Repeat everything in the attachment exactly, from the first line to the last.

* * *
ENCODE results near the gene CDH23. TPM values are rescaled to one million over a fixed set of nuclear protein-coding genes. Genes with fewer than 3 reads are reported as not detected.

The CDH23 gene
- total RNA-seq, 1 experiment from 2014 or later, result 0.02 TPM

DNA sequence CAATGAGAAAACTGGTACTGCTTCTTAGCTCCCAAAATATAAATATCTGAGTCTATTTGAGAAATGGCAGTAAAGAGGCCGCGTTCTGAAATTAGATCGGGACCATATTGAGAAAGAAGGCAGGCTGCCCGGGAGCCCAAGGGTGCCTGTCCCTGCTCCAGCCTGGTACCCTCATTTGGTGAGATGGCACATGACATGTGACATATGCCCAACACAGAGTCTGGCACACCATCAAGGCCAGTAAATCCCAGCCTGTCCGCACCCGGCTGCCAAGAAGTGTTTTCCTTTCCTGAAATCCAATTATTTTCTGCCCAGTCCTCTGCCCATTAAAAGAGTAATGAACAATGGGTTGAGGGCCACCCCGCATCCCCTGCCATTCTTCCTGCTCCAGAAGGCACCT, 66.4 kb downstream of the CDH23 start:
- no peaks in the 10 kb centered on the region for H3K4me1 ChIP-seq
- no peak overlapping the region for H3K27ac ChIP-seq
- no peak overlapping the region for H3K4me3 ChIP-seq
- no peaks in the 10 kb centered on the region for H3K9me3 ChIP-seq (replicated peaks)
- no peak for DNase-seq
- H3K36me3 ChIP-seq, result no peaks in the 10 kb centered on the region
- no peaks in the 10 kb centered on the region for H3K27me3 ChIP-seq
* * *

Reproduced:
ENCODE results near the gene CDH23. TPM values are rescaled to one million over a fixed set of nuclear protein-coding genes. Genes with fewer than 3 reads are reported as not detected.

The CDH23 gene
- total RNA-seq, 1 experiment from 2014 or later, result 0.02 TPM

DNA sequence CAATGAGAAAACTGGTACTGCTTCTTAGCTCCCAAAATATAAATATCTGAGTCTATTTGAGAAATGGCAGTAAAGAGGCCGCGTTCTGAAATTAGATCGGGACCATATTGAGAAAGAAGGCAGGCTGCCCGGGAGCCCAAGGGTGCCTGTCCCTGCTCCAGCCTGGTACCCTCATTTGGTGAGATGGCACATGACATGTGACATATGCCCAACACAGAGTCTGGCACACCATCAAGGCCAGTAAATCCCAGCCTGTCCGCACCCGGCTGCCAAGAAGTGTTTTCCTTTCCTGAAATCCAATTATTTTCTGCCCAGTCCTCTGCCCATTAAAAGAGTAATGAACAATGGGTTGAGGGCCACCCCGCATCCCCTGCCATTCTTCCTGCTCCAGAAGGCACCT, 66.4 kb downstream of the CDH23 start:
- no peaks in the 10 kb centered on the region for H3K4me1 ChIP-seq
- no peak overlapping the region for H3K27ac ChIP-seq
- no peak overlapping the region for H3K4me3 ChIP-seq
- no peaks in the 10 kb centered on the region for H3K9me3 ChIP-seq (replicated peaks)
- no peak for DNase-seq
- H3K36me3 ChIP-seq, result no peaks in the 10 kb centered on the region
- no peaks in the 10 kb centered on the region for H3K27me3 ChIP-seq